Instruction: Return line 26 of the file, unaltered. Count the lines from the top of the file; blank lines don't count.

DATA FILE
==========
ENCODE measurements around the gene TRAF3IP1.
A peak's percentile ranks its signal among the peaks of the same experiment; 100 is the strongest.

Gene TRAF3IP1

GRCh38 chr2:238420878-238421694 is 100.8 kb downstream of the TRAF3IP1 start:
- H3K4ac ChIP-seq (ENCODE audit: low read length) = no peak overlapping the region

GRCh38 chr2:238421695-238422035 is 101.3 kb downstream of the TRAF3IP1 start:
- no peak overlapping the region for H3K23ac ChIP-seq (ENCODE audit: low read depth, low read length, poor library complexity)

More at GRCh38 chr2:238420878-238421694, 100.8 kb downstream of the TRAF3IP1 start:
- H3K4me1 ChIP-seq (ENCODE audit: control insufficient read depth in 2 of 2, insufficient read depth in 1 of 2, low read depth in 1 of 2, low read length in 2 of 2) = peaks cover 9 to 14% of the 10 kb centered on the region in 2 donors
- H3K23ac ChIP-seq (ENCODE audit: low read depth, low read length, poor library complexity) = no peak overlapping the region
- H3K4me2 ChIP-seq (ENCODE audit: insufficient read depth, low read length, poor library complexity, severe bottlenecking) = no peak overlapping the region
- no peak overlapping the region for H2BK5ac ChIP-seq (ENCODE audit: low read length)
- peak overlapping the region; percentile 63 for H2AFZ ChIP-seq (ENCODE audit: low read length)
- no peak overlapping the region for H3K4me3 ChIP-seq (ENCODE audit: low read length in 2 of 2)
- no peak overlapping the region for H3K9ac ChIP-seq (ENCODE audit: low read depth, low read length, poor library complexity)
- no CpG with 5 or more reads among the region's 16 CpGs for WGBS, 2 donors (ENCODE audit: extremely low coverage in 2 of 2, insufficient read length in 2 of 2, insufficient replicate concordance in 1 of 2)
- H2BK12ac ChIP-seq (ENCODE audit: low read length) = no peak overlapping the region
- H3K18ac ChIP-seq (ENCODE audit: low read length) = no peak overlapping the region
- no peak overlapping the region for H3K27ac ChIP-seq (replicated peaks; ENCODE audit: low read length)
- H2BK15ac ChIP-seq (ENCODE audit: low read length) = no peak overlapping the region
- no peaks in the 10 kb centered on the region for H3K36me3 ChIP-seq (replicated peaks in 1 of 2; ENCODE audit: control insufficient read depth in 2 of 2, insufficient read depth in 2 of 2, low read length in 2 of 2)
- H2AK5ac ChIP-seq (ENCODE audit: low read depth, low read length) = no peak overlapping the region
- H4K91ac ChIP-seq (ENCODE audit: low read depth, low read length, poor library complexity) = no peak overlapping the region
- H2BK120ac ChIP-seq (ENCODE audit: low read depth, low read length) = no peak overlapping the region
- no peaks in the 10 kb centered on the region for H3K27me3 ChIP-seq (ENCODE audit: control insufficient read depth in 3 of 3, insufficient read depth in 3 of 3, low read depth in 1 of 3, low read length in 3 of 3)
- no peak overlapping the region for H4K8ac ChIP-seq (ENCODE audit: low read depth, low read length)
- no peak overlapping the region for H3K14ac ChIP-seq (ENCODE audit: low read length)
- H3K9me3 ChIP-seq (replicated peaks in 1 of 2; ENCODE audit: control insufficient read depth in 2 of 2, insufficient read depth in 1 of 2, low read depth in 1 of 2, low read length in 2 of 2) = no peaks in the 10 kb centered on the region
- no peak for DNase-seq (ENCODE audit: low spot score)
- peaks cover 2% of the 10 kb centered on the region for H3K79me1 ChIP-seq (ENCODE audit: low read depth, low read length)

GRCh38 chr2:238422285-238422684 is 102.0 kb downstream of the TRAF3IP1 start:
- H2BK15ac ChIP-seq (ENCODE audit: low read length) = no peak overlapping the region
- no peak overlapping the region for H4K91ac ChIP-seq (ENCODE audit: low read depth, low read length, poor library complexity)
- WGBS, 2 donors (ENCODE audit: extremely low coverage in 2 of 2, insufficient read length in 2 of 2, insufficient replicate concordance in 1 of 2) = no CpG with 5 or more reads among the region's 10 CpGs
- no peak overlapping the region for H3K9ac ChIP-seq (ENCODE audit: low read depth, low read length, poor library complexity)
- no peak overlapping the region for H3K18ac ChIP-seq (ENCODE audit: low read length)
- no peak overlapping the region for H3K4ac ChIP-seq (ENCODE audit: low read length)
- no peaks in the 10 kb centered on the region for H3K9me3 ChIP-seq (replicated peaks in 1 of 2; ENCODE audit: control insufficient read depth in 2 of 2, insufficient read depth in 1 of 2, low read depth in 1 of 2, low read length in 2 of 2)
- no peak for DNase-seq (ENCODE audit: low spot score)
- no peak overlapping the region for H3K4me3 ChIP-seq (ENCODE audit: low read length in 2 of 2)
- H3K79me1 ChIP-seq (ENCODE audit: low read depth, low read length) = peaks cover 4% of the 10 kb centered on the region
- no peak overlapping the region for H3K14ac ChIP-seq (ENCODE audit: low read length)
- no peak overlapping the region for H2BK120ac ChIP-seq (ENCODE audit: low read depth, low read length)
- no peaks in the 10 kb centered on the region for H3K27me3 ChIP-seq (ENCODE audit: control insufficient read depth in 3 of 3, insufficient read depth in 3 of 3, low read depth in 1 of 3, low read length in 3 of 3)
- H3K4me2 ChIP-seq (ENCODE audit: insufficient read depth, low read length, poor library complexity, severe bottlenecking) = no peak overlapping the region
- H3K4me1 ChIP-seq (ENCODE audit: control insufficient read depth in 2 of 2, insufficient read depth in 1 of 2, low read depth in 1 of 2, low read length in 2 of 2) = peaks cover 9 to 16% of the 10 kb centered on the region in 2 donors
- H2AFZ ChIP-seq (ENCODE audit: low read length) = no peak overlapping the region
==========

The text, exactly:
- no peak overlapping the region for H4K8ac ChIP-seq (ENCODE audit: low read depth, low read length)